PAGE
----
The judgment is affirmed insofar as it establishes that respondent is entitled to an award of attorneys' fees for the services rendered by her attorneys on the previous appeal in this action. As to the amount awarded, the judgment is reversed. The cause is remanded to the trial court with directions to proceed consistent with the views expressed in this opinion. No party shall recover costs on the present appeal.
1. Shelley Mandel, the plaintiff who brought the action against various State officials, was the respondent on the former appeal. She is the respondent on this one as well. The name changes in its title were made by the trial court because some of the defendants and former appellants have been superseded by individuals who currently hold the respective State offices involved. The Attorney General has represented the defendants since the inception of the action and on both appeals. We occasionally refer to the first appeal as “Mandel I.”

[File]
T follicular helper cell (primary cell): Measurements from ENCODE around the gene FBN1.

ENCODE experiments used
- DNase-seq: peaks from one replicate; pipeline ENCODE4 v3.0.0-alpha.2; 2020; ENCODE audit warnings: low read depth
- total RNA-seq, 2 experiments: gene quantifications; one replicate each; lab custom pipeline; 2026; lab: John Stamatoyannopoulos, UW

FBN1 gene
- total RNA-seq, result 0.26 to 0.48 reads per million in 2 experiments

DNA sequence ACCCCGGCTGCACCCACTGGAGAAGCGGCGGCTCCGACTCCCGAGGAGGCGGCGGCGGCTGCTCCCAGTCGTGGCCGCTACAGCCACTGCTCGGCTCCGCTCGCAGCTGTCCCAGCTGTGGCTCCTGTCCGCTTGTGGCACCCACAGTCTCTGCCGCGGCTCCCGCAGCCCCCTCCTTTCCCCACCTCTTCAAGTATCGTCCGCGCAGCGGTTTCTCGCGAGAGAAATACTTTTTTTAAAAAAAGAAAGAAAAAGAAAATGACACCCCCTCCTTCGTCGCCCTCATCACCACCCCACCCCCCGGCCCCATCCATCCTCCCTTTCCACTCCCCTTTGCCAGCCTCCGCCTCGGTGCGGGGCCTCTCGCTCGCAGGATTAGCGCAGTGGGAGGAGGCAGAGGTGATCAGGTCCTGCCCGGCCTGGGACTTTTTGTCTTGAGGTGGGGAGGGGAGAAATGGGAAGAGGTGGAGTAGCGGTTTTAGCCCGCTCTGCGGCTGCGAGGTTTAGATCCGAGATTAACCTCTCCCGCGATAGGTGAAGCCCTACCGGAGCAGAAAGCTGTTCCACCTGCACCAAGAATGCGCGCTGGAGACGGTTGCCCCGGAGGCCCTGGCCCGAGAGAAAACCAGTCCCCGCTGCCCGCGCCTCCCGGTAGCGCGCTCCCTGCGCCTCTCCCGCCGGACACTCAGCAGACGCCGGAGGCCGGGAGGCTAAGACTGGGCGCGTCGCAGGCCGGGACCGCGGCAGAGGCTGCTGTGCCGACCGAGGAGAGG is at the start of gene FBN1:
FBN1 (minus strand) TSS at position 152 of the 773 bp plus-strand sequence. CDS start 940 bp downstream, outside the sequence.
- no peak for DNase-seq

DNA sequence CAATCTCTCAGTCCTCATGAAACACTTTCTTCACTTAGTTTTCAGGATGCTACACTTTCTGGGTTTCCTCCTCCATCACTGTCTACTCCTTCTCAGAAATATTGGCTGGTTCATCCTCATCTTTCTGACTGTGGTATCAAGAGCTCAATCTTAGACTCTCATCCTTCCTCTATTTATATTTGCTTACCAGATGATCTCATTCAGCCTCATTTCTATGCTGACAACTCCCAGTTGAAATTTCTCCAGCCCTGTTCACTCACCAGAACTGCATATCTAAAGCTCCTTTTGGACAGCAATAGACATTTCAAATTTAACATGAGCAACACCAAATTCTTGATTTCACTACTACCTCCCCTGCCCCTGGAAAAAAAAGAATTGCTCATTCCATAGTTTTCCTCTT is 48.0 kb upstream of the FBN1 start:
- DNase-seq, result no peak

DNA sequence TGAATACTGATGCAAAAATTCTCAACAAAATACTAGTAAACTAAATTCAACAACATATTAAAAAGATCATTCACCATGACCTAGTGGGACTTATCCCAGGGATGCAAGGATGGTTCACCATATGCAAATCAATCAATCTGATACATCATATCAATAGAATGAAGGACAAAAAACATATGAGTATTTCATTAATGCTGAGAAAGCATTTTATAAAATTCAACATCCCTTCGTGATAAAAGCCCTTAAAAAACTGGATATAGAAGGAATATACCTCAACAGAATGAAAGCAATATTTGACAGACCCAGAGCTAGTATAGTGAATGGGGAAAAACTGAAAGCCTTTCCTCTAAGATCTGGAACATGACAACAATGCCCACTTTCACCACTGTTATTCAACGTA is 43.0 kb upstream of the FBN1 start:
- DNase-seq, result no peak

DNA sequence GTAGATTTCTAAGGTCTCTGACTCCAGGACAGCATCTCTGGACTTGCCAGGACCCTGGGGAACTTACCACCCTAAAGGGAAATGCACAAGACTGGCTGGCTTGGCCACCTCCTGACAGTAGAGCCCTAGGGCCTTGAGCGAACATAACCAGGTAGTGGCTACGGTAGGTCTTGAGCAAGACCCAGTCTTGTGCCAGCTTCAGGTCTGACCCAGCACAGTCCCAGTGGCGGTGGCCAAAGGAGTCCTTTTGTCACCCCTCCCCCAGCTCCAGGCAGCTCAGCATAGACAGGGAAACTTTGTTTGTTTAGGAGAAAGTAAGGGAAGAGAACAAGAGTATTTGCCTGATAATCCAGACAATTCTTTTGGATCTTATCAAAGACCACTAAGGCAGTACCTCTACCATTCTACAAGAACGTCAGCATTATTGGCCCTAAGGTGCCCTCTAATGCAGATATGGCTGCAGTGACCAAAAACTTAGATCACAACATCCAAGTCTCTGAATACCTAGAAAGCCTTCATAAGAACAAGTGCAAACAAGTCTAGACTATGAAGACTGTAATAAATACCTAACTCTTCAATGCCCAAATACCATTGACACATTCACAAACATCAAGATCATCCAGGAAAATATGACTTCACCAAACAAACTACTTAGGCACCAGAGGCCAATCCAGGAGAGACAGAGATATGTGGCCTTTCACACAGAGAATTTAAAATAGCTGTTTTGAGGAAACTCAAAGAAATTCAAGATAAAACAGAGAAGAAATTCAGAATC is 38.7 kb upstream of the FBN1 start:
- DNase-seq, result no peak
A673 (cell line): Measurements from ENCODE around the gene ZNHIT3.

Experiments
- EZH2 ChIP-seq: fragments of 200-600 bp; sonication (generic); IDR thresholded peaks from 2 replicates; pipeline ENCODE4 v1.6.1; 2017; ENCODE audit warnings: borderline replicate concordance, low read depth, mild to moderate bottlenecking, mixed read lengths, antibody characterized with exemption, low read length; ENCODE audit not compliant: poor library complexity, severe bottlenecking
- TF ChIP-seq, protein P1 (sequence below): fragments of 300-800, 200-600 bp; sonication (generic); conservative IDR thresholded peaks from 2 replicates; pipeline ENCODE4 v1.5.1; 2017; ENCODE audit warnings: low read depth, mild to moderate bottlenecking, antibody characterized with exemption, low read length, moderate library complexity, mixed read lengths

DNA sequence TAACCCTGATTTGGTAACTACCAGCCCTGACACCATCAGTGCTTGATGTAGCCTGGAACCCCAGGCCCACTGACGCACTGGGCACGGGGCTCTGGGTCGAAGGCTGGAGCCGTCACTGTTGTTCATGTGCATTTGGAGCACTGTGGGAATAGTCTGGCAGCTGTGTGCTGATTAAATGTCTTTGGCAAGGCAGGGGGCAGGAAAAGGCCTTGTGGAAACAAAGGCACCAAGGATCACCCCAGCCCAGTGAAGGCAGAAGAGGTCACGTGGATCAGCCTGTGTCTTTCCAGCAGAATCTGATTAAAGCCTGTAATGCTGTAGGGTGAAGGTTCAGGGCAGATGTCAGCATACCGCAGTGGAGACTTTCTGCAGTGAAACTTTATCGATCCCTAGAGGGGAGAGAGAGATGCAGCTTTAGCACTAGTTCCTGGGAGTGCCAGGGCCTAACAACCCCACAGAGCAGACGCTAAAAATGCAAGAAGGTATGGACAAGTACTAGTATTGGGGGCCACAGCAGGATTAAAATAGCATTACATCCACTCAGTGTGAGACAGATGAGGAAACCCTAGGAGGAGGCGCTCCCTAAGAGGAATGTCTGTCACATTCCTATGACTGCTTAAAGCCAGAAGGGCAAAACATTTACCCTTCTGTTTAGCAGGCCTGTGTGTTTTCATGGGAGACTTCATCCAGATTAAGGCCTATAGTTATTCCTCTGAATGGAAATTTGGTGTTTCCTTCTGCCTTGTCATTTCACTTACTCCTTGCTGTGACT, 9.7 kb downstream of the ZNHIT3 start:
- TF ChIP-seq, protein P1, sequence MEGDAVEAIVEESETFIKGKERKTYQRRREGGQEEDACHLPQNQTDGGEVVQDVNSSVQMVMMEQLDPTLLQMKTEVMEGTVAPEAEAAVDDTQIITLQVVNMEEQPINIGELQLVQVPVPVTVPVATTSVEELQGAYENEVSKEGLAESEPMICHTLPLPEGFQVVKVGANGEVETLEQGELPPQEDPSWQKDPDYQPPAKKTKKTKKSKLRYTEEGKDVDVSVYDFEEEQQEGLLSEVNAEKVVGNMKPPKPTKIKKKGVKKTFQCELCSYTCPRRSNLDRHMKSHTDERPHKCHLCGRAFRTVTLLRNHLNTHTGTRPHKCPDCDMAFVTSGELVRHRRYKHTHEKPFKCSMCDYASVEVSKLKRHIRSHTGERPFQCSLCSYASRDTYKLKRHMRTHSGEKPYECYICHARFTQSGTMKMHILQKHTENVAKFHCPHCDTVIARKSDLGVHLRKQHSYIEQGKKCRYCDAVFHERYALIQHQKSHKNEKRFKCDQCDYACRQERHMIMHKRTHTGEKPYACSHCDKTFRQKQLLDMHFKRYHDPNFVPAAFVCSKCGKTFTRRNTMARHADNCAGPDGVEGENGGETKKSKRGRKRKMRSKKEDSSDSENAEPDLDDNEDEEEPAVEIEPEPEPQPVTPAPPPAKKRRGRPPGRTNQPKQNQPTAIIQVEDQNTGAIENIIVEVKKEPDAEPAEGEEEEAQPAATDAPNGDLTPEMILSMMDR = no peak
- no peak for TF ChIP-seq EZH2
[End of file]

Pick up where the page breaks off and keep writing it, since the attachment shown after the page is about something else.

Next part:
2. It may be mentioned at this point that both attorneys filed and testified to documentary records, chronologically kept by each, of the time expended on the former appeal. The total amount of time recorded by both, between them, was approximately 267 hours. The figure includes time spent on such essential tasks as brief-writing, and such secondary activities as routine correspondence and telephone calls, by both attorneys. As to one of them, it includes such apparently extraneous pursuits as a “lecture” to the American Jewish Congress and a “talk” given to a B'nai B'rith lodge. None of the evidence provided any basis for evaluating either attorney's services on a per-hour basis.
3. The court frequently stated findings of fact as conclusions of law, and vice versa. The formal designation given either is of no significance, provided we distinguish one from the other. (See 4 Witkin, California Procedure (2d ed. 1971) Trial, s 323, pp. 3126-3128.)
4. The “interplay” reference is to the part of Mandel I which cites and discusses the “various sections of the Government Code” involved in the executive designation of the Good Friday “holiday” pursuant to several of them. (Mandel v. Hodges, supra, 54 Cal.App.3d 596 at pp. 605-608, 127 Cal.Rptr. 244.)